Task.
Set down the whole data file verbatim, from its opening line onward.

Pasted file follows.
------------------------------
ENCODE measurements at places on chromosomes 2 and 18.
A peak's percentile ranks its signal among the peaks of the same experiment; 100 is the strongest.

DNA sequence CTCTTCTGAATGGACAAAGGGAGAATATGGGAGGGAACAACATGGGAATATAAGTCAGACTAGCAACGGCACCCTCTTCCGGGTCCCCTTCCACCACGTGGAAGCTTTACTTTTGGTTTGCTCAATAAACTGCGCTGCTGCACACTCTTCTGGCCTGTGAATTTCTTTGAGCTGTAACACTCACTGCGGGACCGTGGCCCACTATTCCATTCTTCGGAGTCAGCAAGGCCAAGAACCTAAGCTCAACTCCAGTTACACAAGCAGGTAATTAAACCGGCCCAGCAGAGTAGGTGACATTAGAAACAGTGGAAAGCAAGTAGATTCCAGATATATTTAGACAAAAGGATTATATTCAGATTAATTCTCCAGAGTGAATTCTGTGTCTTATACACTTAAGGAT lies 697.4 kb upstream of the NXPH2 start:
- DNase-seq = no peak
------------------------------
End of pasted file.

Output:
ENCODE measurements at places on chromosomes 2 and 18.
A peak's percentile ranks its signal among the peaks of the same experiment; 100 is the strongest.

DNA sequence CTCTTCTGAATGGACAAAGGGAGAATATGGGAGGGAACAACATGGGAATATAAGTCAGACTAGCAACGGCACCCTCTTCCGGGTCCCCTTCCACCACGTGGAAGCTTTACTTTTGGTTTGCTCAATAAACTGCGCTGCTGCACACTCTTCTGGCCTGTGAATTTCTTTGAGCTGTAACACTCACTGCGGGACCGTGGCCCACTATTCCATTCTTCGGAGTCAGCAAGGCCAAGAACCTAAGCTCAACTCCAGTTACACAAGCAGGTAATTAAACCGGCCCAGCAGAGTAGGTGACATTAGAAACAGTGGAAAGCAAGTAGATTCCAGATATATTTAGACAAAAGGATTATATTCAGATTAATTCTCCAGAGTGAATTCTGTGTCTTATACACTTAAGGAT lies 697.4 kb upstream of the NXPH2 start:
- DNase-seq = no peak